To put this into perspective, let us consider the ‘Scramble for Africa’ briefly, where European colonial powers carved up the diverse nations of the African continent. Those at the helm in Belgium, Italy, France, Portugal, Germany, Spain and Britain, swindled and funneled to their empire centers the natural riches of this ancient land mass. Tribes that did not belong together were forcibly relocated and asked to live in each other’s midst. This is responsible in some way for the fissures that are evident to this day. Their sense of self-worth was reduced to extra-species levels. The racial connotations of the inhumane treatment meted out to these people were far worse than most of what was endured by the nations of the subcontinent. On the world stage, certain African nations still struggle to emerge from the rut they were forcibly placed in by the colonisers and the prior Arab conquest. Some of the deep seated implications of the colonisers’ enforcements have become commonplace now. Reflect on the fact that the language prevalent in government and media in nearly all African countries is one that they have absorbed through their respective colonisers.

To drive home the point of how the subcontinent had it somewhat better, in a rhetorical sense, contemplate how South Asians were likened to uncivilised beings, as opposed to many in Africa being classified and labelled as animals. This stemmed from the incapability of Europeans at the time to comprehend such vastly beautiful differences in the physical appearance-spectrum of our species, or perhaps it was due to pure malice and ignorance. How cruel and calculating the human animal can be!

And, what of the natural resources the African continent was stripped of? Let us not even go there.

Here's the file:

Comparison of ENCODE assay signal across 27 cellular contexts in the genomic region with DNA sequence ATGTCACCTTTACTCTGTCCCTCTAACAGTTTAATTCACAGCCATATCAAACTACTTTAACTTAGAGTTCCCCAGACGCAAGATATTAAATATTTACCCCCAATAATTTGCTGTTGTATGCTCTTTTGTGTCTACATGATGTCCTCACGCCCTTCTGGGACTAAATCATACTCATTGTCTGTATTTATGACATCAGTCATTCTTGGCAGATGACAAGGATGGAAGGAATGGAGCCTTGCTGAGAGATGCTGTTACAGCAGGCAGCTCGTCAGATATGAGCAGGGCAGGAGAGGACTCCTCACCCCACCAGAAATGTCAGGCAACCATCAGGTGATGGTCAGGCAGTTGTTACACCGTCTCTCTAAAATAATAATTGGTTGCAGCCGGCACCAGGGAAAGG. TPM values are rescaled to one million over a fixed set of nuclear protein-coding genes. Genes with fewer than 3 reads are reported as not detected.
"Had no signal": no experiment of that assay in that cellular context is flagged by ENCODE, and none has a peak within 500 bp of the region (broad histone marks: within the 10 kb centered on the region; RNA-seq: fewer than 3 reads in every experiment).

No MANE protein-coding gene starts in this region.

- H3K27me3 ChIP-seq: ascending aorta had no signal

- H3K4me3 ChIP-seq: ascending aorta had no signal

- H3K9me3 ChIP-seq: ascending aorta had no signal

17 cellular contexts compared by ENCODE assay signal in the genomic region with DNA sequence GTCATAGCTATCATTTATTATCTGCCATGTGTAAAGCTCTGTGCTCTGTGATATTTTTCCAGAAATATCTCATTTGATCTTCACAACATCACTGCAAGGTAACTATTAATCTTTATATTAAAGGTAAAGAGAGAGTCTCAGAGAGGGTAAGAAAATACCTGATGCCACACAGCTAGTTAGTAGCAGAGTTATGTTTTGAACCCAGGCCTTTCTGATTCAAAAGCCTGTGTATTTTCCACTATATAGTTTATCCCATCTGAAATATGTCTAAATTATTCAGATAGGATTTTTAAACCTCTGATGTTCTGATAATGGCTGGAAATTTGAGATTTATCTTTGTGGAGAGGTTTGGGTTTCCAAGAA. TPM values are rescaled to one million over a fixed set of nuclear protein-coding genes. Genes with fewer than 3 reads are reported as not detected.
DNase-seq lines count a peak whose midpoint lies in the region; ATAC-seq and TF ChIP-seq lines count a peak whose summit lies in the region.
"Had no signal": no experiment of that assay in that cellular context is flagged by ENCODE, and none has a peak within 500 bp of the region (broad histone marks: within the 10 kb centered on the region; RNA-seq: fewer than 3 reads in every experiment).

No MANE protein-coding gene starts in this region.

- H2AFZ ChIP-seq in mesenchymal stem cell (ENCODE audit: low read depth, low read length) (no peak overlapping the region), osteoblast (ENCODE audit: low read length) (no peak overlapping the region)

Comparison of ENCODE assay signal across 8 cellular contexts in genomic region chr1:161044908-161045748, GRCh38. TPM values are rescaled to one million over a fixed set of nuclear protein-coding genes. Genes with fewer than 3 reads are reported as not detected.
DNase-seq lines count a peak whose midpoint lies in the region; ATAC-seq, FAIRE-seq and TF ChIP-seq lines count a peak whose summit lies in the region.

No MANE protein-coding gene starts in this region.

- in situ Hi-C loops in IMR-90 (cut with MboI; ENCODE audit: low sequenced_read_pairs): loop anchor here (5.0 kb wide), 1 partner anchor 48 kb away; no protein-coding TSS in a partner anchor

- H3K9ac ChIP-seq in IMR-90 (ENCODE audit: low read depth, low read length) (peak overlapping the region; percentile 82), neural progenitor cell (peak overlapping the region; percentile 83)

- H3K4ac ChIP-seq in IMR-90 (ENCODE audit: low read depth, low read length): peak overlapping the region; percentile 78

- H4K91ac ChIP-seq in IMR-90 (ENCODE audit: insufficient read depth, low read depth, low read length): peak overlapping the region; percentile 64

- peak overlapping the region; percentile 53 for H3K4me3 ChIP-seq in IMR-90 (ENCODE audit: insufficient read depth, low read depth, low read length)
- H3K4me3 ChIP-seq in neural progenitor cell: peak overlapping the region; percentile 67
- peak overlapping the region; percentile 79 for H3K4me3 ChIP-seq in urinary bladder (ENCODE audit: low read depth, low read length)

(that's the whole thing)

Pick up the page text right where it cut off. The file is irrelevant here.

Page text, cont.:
Therefore, the subcontinent’s lament ought not to be as melancholic and painful, at present. It isn’t, but then what are we essentially honouring with our nation’s ‘Independence Day’? This is not an attempt to detract from the importance of the massive push across the subcontinent in ensuring sovereignty once again, or to denounce some of the true visionaries who partook in the process. Such efforts culminated in the quelling of colonial influence and a shift in their agenda and policies, and for that we should be thankful. But, the independence we gained was more symbolic in comparison to the African continent’s malaise. It amounted less to a physical emancipation from our masters. Perhaps it had to do with the manner in which South Asian society was set up at the time, and also due to the centers of culture, liturgy and education that were thriving and offering continued resistance to the whims of the masters.

The subcontinent was colonised; Africa was left broken and impoverished.

Or maybe this is simply crass and hasty dissection, when in actuality it is what I am inclined to believe based on the sum of my experience through what I have heard, observed or read on the matter.

I believe it is time to reread the relevance, intrinsic purpose and significance of the subcontinent’s and the world’s independence days. To peg one’s progress against a seminal event necessitated by the forceful nature of the colonisers is ineffective. It is what we can do now that should matter, and not what was forced on us. Let us set an alternate benchmark against which our advancement may be measured; one that is more pertinent and contemporary. It matters not how our nation’s past may have victimised us, but only how we utilise this very moment. Post-independence, we have contended with further oppression by an assortment of parties and elected officials. We managed to evade imminent doom, just last month. Let us learn from such pivotal moments, to avoid such irresponsibility in the future and to mark our progress against era-specific decisive points in time and not the State established Independence Day. A long shot maybe, but such things have only as much power as we assign them.

May the power of emotion guide our intentions, but not our objectives.